A study of the new human gene LINC00493 showed that its RNA and protein have different functions in the cell
The amount of human long noncoding RNA (dnRNA) genes is comparable with the number of protein-coding genes. However, only a small number of dnRNAs have been functionally annotated to date. It is known that dnRNAs can be involved in many key cellular processes, including regulation of gene expression at transcriptional and posttranscriptional levels. Moreover, the expression of long non-coding RNAs can be altered under various pathological conditions, and their deregulation can play an important role in disease progression. To date, the lncRNADisease2.0 database contains information on 19'166 dnRNAs associated with 529 diseases, both monogenic and polygenic, including heart failure, cerebral injury, hypertension, tumor diseases.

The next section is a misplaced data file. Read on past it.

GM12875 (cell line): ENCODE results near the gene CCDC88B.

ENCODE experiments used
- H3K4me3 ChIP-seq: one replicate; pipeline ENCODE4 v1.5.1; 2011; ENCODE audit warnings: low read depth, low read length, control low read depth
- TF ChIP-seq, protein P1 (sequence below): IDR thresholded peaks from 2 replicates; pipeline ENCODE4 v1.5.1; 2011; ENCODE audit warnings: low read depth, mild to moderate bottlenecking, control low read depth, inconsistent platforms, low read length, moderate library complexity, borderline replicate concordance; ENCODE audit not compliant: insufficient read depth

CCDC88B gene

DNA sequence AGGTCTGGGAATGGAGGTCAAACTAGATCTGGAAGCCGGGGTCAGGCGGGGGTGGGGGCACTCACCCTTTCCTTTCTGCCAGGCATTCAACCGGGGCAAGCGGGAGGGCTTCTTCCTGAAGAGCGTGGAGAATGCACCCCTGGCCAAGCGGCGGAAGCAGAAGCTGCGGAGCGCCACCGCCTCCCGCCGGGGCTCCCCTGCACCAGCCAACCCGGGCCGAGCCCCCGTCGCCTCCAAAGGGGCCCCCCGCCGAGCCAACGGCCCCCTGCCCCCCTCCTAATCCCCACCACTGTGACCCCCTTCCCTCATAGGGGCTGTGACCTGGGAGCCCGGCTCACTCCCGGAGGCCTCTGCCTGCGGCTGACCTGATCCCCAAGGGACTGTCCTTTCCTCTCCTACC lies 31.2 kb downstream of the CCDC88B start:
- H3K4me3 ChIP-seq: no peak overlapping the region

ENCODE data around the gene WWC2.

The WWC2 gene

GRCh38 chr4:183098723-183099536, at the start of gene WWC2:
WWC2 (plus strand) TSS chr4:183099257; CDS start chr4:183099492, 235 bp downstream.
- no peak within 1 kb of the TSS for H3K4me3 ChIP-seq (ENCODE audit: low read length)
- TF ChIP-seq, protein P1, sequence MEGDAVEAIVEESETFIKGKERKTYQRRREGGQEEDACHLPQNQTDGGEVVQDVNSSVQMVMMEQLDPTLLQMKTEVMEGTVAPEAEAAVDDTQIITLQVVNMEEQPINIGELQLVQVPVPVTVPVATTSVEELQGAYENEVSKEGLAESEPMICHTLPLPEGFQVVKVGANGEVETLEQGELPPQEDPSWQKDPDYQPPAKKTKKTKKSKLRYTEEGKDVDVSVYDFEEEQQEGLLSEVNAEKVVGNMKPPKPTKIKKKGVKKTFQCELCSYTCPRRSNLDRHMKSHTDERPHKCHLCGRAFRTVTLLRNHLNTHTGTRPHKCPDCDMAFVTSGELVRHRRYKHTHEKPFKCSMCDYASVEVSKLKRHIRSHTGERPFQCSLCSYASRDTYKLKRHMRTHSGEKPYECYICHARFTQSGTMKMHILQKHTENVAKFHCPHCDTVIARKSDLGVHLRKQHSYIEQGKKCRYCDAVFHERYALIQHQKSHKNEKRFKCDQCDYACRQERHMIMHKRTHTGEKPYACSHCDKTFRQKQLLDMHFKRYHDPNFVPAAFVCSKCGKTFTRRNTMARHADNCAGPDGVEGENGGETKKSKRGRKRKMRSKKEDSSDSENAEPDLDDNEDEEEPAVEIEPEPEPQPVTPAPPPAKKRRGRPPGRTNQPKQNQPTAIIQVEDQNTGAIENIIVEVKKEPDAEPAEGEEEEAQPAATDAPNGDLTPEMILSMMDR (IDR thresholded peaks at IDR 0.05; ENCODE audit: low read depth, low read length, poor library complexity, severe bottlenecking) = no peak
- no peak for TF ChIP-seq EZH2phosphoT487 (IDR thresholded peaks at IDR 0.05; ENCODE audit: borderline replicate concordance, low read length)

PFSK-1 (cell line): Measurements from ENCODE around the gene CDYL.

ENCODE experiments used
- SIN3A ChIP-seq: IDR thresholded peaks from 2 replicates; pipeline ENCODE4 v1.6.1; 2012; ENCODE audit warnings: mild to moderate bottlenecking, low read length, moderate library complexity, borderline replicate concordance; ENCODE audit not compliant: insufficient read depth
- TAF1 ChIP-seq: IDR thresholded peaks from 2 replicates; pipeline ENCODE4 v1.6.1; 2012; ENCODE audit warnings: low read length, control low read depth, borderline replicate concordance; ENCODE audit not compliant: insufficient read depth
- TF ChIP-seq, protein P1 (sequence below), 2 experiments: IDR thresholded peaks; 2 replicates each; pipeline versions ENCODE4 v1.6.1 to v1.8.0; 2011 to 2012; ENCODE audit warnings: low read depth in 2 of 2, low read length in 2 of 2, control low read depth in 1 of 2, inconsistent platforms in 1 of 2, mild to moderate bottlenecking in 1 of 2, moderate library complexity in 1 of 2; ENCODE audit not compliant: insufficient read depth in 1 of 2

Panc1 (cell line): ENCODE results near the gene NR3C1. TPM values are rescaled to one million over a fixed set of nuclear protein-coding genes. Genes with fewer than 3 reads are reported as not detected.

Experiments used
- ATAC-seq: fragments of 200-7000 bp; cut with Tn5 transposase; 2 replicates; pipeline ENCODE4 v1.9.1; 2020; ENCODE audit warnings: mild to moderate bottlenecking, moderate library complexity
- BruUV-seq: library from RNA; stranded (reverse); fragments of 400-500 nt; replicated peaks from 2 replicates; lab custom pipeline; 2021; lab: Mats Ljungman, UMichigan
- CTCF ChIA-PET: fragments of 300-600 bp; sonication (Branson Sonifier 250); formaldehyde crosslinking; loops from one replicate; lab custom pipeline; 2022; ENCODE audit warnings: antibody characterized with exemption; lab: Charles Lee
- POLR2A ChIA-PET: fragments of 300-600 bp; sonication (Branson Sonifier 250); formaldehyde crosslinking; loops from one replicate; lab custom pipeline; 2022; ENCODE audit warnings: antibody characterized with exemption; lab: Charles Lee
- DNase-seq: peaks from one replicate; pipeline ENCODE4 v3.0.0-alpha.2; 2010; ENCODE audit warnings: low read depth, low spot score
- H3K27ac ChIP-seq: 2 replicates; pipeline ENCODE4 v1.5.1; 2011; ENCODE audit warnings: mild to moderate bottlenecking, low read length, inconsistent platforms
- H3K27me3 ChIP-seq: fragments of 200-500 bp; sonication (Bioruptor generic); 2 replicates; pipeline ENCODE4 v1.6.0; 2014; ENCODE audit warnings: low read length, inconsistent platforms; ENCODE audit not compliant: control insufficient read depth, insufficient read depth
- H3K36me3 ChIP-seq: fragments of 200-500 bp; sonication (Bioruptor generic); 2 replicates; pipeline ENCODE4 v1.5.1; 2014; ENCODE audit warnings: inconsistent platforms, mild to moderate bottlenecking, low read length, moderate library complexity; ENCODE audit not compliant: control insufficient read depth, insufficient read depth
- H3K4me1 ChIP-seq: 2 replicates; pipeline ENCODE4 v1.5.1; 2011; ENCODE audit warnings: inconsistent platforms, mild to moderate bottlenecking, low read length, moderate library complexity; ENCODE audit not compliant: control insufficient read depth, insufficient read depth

In this work, the researchers of the Laboratory of Functional Genomics investigated in detail the widely expressed long non-coding RNA LINC00493. For the first time, the exact exon-intron structure of LINC00493, its cellular localization, and its effect on cell physiology were determined. As a result, it was shown that LINC00493 affected cell viability depending on the cell type.
During the course of work, it was also found that LINC00493 has an upstream open reading frame, which encodes a small protein SMIM26. Recent work by Fouzia Yesmin et al has shown that SMIM26 interacts with mitochondrial proteins. Thus, one could reclassify LINC00493 as a protein-coding gene. However, experiments performed on LINC00493 knockdown and overexpression suggest that both the SMIM26 protein and the LINC00493 transcript sequence itself affect cell viability, but in the opposite manner.
Konina D, Sparber P, Viakhireva I, Filatova A, Skoblov M. Investigation of LINC00493/SMIM26 Gene Suggests Its Dual Functioning at mRNA and Protein Level. International Journal of Molecular Sciences. 2021; 22(16):8477. https://doi.org/10.3390/ijms22168477